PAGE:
WASHINGTON (Reuters) - The Republican-led U.S. derivatives regulator pushed back against White House efforts on Tuesday to rein in its fiscal 2018 budgets, saying it needs additional resources to carry out its mission to monitor the marketplace and analyze rules.
In a somewhat unusual move, the Commodity Futures Trading Commission said on Tuesday it is seeking a $31.5 million boost on its current $250 million budget.
The White House, by contrast, proposed to keep the budgets of both the CFTC and the Securities and Exchange Commission flat.
The SEC’s current budget is $1.6 billion.
The White House also said it would support allotting an additional $244.5 million to help pay for a new SEC headquarters if it must relocate after its lease expires, though at the same time it called on Congress to kill a $50 million reserve fund in fiscal year 2019 that the agency uses to fund long-term information technology projects.
The SEC concurred with the White House’s fiscal 2018 budget proposal, and said it intends to continue making use of the reserve fund, which it called “critically important” to help it keep pace with rapidly changing technology.
A document released by the agency did not weigh in on whether the fund should be eliminated by 2019, as the White House proposes.
The CFTC won broad new powers from the 2010 Dodd-Frank Wall Street reform law to police the massive over-the-counter derivatives marketplace.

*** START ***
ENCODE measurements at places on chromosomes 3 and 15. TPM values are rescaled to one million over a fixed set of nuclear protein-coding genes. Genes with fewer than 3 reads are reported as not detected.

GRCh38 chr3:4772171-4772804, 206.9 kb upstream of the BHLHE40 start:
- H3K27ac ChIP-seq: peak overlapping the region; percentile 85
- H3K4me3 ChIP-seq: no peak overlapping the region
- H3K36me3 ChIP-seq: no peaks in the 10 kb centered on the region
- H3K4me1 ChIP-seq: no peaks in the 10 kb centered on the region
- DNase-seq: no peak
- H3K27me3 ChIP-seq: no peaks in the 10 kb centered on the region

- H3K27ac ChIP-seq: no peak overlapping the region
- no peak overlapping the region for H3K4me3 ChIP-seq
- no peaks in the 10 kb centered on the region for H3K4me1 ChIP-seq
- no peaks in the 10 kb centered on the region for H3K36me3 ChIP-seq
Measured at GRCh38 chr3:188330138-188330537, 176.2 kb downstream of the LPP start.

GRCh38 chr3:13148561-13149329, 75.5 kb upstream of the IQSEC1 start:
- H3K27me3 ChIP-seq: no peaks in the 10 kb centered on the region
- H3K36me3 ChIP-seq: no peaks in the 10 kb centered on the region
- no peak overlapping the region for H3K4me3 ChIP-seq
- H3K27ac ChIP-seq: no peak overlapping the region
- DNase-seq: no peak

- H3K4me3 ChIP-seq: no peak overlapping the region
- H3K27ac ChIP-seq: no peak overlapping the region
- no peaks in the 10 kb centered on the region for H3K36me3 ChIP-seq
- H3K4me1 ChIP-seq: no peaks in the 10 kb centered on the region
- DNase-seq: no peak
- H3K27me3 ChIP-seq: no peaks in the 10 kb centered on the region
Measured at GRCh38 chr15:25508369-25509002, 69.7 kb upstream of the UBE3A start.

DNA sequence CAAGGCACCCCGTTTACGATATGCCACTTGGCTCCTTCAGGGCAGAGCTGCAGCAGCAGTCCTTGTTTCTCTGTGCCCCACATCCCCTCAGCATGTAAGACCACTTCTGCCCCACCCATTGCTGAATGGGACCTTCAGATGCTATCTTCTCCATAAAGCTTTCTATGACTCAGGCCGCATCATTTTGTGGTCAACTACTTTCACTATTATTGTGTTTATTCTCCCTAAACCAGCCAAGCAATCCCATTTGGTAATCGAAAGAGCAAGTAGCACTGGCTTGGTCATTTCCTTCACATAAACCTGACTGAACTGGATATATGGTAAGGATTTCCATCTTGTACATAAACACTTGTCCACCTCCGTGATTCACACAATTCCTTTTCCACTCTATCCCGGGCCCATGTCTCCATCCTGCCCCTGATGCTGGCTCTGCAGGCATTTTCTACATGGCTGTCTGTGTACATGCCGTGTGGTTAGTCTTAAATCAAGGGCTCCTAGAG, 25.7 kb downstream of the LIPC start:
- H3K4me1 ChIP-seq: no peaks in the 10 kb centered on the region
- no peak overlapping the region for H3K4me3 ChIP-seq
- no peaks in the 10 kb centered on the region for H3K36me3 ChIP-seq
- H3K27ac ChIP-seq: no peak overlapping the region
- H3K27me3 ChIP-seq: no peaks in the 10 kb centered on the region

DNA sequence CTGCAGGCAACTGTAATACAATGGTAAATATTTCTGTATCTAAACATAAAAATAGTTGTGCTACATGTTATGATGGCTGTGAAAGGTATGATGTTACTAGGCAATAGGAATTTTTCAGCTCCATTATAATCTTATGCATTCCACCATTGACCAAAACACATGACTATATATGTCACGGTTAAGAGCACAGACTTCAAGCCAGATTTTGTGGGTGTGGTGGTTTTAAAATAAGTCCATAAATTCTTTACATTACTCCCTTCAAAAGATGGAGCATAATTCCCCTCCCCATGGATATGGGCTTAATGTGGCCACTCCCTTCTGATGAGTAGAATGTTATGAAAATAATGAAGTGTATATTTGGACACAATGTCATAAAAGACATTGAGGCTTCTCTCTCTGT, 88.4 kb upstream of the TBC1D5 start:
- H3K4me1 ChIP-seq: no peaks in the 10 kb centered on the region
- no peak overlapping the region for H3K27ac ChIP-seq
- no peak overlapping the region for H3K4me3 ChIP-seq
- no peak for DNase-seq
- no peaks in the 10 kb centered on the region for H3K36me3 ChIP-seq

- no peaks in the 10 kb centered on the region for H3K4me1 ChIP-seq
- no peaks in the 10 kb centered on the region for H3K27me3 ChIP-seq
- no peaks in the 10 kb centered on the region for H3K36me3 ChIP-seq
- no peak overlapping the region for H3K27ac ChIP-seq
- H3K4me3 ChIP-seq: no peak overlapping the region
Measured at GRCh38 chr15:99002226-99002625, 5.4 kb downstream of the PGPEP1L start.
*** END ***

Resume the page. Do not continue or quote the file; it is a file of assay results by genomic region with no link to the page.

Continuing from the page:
However, it has often struggled to convince the Republican-led Congress to boost its resources.
The CFTC said Tuesday that it has independent legal authority to seek a different budget from what the White House proposes, and that its pitch to Congress was approved by its two commissioners, Republican Chairman J. Christopher Giancarlo and Democrat Sharon Bowen.
The money would be used to devote more resources to analyze the economic costs and benefits of its rules, boost compliance examinations of clearing houses that help reduce counterparty trading risks, and further advance its newly unveiled financial technology initiatives.
“The U.S. derivatives markets should be neither the most regulated nor the least regulated of the world - but the best regulated,” Giancarlo wrote in a letter to congressional appropriators.
“This budget request ensures that the CFTC can meet such a standard before the American people.”
Bowen said while she voted to request more money she does not support the proposal because it does not go far enough to provide the CFTC with adequate funding.
Although the CFTC and the White House disagreed on the number, both the SEC and CFTC largely came out unscathed in the budget, which overall calls for slashing $3.6 trillion in spending.
Reporting by Sarah N. Lynch; Editing by Grant McCool and Lisa Shumaker